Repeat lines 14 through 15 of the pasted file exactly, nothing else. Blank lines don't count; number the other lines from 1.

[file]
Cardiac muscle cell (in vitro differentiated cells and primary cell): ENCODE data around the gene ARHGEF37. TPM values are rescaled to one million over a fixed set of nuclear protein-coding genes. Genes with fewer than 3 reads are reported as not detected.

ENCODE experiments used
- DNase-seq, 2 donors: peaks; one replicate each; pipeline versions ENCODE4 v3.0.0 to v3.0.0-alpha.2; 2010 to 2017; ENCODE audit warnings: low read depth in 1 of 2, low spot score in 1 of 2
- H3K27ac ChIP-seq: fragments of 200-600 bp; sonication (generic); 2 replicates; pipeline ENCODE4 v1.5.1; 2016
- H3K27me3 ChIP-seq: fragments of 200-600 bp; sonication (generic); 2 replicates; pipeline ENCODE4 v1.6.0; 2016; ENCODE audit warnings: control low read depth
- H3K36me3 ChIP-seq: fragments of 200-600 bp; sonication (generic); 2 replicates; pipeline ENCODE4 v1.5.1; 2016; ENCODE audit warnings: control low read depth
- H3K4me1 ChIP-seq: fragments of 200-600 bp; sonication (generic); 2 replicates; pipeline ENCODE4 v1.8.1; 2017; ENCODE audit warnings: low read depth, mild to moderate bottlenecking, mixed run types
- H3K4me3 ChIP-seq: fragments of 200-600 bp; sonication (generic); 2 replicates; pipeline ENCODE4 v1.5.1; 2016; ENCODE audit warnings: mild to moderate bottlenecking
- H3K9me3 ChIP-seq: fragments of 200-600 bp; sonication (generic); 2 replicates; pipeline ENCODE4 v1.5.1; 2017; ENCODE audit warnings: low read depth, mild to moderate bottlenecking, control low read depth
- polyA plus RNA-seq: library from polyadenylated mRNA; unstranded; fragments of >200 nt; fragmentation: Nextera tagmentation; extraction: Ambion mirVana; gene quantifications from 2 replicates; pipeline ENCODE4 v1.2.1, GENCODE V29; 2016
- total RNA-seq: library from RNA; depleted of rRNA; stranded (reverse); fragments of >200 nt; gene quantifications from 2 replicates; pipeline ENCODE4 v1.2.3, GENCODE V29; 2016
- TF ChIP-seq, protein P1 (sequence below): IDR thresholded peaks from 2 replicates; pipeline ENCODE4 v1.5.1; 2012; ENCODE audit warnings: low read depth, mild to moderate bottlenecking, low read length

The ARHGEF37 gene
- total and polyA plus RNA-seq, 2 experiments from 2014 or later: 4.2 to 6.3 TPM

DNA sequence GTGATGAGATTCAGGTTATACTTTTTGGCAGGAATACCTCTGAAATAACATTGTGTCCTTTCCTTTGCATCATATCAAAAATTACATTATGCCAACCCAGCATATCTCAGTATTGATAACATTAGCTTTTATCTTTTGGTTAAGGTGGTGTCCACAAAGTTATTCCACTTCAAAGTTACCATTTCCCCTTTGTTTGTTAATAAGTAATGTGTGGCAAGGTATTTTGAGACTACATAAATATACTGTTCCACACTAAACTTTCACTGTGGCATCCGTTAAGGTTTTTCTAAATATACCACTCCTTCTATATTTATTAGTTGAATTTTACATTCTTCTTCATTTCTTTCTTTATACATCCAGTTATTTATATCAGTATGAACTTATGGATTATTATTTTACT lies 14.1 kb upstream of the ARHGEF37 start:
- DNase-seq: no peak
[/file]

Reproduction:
- total and polyA plus RNA-seq, 2 experiments from 2014 or later: 4.2 to 6.3 TPM

DNA sequence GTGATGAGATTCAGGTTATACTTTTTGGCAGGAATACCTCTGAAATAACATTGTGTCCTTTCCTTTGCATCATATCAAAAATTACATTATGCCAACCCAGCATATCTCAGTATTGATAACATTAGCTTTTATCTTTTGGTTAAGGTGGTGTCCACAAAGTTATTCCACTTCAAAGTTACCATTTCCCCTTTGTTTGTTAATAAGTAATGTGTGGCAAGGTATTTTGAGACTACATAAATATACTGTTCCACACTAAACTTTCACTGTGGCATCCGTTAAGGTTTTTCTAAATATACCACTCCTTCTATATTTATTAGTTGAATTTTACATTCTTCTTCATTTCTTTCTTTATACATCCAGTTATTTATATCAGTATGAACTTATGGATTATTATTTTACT lies 14.1 kb upstream of the ARHGEF37 start: